Which may be the problem: maybe this play just doesn’t work in an American setting. Maybe the four people on stage acted like typical Americans would act – but that doesn’t further the piece; in fact, it detracts from it. The typicality of these four Americans – loudmouths who get their way with volume and overwhelming force instead of sharp-tongued argument – makes this God of Carnage more of an oddity, and a farce, than it was ever meant to be. Yazmina Reza once said, “I would like to see [audiences] laugh at the right moments.” In this production, because of the decisions made by director and cast, they do not. Which is not to say that this is a bad play, or that this production is not entertaining – on the contrary. It is simply not all that God of Carnage could be.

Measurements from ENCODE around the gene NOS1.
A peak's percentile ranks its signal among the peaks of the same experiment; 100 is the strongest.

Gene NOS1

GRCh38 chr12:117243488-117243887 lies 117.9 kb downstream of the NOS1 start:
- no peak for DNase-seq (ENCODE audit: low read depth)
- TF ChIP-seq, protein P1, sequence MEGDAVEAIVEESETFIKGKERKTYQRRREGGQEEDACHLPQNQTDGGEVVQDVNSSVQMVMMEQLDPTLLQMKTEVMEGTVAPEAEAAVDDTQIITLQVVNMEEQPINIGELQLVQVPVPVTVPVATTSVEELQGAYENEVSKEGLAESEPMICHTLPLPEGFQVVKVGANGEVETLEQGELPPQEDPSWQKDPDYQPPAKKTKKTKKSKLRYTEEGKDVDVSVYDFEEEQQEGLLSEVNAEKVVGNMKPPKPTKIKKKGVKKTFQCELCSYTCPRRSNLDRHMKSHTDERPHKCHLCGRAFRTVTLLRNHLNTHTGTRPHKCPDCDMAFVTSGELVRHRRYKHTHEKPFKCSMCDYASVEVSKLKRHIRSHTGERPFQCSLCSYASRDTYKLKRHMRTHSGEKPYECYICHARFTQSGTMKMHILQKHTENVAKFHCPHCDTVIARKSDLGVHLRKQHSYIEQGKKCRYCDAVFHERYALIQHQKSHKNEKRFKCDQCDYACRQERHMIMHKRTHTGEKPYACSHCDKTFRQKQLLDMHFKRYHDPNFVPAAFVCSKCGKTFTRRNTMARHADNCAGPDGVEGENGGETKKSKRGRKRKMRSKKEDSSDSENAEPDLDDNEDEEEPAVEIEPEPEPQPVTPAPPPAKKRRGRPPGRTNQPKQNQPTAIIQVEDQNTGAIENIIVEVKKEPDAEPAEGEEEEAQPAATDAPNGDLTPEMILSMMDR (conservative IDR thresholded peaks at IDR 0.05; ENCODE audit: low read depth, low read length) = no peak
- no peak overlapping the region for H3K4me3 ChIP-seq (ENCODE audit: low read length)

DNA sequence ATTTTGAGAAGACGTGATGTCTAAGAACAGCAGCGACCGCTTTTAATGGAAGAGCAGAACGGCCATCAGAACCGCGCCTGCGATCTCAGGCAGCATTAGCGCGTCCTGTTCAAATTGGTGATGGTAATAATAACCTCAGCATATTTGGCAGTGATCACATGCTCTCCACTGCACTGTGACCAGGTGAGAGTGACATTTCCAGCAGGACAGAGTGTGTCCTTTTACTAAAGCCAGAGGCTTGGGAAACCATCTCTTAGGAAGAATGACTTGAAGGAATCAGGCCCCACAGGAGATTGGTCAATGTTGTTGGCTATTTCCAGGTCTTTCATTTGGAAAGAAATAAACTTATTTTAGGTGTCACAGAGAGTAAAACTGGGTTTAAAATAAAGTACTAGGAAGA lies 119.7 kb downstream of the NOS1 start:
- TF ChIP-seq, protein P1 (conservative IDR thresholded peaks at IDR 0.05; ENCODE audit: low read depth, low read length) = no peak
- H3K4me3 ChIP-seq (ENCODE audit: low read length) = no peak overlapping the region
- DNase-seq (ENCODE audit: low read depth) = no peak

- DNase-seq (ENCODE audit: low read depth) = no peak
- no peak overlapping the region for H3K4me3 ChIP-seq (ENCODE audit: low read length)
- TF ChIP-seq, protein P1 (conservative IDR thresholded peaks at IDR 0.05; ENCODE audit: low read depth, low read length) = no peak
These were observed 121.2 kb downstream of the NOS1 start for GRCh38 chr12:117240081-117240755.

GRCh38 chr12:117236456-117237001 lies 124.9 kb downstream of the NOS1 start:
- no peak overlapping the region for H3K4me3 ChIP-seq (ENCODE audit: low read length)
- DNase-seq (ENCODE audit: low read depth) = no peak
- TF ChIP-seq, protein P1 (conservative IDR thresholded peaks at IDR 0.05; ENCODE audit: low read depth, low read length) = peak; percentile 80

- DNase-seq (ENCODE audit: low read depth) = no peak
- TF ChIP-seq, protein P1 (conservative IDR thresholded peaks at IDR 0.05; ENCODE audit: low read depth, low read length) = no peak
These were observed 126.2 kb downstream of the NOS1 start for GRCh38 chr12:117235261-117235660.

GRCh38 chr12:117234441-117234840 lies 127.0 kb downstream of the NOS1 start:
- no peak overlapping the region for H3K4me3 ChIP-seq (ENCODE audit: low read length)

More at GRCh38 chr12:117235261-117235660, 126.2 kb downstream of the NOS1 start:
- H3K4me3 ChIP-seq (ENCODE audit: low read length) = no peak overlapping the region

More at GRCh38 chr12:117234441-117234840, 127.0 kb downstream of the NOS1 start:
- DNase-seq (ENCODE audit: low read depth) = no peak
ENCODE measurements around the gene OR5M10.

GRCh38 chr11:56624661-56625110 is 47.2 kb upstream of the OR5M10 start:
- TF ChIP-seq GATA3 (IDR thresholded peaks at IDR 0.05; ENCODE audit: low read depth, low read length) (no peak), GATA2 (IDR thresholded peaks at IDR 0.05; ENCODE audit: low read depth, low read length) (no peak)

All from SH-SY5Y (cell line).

Reviewed on 3.13.11
For full show information, check out the God of Carnage page at Theatre In Chicago.
At the Goodman Theatre, 170 N. Dearborn, Chicago, IL; call 312-443-3800 or visit www.goodmantheatre.org; performances Wednesday and Thursday at 7:30, Friday and Saturday at 8 p.m., and Thursday, Saturday and Sunday at 2 p.m.; running time 75 minutes, without intermission; through April 17th.